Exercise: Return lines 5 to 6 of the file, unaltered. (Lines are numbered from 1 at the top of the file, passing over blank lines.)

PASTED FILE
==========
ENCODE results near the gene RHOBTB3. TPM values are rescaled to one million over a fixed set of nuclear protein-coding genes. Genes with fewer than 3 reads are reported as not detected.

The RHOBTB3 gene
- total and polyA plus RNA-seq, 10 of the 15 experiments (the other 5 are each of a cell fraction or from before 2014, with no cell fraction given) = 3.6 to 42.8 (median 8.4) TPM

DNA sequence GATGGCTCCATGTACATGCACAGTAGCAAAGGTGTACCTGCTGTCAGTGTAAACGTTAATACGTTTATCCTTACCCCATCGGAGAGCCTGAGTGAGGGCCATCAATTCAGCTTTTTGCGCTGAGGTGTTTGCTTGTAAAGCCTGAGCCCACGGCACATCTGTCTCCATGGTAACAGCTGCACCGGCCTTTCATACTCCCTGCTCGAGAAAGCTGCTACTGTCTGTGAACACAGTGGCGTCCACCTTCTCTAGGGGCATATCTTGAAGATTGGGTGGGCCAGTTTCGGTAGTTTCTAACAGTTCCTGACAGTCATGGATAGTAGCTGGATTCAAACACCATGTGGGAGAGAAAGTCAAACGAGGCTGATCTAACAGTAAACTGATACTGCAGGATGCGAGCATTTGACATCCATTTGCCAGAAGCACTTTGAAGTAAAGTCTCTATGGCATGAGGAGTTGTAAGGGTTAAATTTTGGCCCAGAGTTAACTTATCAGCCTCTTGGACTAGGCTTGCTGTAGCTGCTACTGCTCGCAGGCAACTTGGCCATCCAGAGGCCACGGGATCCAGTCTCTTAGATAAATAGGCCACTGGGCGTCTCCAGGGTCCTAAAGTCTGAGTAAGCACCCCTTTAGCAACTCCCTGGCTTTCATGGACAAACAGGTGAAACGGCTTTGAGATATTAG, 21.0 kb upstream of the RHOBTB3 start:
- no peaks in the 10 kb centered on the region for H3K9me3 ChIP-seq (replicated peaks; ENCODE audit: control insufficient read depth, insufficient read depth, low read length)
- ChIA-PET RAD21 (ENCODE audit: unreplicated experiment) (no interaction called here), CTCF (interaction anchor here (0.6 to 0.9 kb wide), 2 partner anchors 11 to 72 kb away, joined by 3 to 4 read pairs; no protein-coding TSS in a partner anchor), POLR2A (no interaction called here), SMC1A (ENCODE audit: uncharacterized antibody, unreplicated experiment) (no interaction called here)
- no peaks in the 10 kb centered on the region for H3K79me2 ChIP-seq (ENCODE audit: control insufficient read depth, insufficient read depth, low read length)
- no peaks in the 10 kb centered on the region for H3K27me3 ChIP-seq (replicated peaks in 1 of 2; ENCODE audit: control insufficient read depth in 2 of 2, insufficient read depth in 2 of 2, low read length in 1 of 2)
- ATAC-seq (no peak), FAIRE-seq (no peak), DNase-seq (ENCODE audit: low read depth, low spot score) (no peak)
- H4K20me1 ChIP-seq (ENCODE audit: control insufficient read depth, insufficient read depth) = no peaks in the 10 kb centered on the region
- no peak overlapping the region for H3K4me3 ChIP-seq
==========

- no peaks in the 10 kb centered on the region for H3K9me3 ChIP-seq (replicated peaks; ENCODE audit: control insufficient read depth, insufficient read depth, low read length)
- ChIA-PET RAD21 (ENCODE audit: unreplicated experiment) (no interaction called here), CTCF (interaction anchor here (0.6 to 0.9 kb wide), 2 partner anchors 11 to 72 kb away, joined by 3 to 4 read pairs; no protein-coding TSS in a partner anchor), POLR2A (no interaction called here), SMC1A (ENCODE audit: uncharacterized antibody, unreplicated experiment) (no interaction called here)